The NAACP Legal Defense & Educational Fund (“NAACP”), in support of Davis, argues that the Court should affirm the Fifth Circuit decision because requiring administrative exhaustion for jurisdiction is inefficient because it allows the employer to raise the jurisdictional issue years into litigation. Furthermore, the NAACP contends that a jurisdictional rule would be inefficient because lower courts will be unduly burdened by having to ensure exhaustion is satisfied in every case. The National Employment Lawyers Association and the Employee Rights Advocate Institute for Law and Policy (“NELA”), in support of Davis, asserts that a flexible exhaustion rule would not undermine efficiency because it would not prevent an employer from raising an exhaustion defense, it would just ensure the defense was timely. Moreover, NELA maintains that affirming the Fifth Circuit will not reduce judicial efficiency by overburdening the lower courts because employees will still be motivated to use the cheaper and faster administrative remedies before resorting to litigation.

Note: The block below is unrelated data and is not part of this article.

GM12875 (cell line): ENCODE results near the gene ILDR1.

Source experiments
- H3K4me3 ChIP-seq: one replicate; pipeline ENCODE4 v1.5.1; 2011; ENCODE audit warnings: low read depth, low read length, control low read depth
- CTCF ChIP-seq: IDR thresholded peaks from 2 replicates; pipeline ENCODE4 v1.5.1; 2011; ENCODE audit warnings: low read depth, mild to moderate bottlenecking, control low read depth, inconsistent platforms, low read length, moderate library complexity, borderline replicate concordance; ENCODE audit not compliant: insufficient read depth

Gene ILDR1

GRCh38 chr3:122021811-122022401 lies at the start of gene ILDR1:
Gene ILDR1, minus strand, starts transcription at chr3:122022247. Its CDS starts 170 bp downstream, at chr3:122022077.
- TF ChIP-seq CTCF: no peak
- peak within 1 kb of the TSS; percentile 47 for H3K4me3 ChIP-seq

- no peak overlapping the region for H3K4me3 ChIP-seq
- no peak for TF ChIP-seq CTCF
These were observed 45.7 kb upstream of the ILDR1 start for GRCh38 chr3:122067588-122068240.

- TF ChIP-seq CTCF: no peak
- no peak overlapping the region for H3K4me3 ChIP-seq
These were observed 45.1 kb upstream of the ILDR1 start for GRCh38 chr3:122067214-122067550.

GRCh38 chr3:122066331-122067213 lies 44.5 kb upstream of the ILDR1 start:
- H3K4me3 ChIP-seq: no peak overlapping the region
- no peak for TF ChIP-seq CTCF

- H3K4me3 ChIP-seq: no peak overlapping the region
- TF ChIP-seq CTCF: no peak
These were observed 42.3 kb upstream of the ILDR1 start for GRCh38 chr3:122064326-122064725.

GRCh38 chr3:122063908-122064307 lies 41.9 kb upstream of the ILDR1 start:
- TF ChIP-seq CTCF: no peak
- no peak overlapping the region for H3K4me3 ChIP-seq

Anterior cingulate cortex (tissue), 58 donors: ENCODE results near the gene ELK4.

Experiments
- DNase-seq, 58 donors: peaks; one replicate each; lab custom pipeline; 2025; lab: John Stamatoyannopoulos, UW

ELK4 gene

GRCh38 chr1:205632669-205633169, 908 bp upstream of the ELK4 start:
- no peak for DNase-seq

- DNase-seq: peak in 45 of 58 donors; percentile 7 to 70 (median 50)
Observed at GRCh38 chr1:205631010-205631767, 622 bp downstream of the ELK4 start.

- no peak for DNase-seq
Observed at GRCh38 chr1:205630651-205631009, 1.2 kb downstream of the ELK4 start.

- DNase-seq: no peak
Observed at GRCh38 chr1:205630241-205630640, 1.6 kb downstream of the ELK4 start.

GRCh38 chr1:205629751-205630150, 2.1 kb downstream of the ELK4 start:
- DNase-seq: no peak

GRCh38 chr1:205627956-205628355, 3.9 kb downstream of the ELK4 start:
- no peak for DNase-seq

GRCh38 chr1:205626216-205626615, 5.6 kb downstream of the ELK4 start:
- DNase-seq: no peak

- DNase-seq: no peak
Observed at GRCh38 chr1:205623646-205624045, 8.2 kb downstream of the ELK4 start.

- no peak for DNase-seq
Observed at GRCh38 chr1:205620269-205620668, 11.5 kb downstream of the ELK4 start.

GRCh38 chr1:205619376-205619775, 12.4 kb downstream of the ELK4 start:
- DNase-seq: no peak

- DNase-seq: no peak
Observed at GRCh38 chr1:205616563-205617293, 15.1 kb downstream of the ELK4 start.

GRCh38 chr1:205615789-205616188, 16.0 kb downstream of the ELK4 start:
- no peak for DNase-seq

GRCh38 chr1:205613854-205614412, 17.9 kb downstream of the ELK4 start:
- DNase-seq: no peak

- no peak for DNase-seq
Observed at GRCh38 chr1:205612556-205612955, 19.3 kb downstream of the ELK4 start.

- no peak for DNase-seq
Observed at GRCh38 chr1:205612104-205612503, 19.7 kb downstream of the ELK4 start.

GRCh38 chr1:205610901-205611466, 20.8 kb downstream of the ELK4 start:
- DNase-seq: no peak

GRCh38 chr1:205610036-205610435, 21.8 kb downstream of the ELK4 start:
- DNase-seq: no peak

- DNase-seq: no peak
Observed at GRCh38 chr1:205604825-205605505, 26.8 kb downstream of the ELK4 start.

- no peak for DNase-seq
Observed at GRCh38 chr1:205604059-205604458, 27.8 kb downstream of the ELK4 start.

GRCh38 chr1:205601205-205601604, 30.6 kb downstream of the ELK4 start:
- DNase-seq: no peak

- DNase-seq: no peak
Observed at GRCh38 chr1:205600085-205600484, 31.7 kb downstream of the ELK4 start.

The NCSL argues that the increased litigation resulting from a holding that Title VII jurisdiction does not require administration exhaustion will impose significant costs on state and local governments that have to defend against Title VII suits. The NCSL contends that, even if an employee were to first go through the EEOC, a lack of an administrative-exhaustion requirement would enable the employee to neglect to raise certain claims before the EEOC and to then later sue their employer based on those previously-neglected claims. Furthermore, the CWC argues that litigation can be doubly burdensome on respondents who have to posits with the reputational damage that accompanies employment discrimination claims in addition to the cost of litigating. The CWC claims that, in putting a conciliation obligation in Title VII's statute, Congress recognized that litigation is expensive and burdensome on both businesses and employees, and the Court should respect this determination.

The NAACP asserts that reversing the Fifth Circuit will be unduly burdensome for layman employees because it would require them to either have a complete understanding of Title VII’s legal categories when first filing a claim or risk having their cases dismissed. Furthermore, the NAACP contends that that because Title VII is a remedial measure, courts should be allowed to retain discretion over equitable considerations when determining whether a party has met the statute’s requirements. NELA also argues that because the administrative process preceding Title VII relief is so complex, a strict jurisdictional bar would keep many applicants from ever getting belief. Moreover, NELA maintains that reversing the Fifth Circuit would unreasonably burden employees by forcing them to correctly identify the employer’s reason for discriminating against the employee before any fact gathering.

Edited by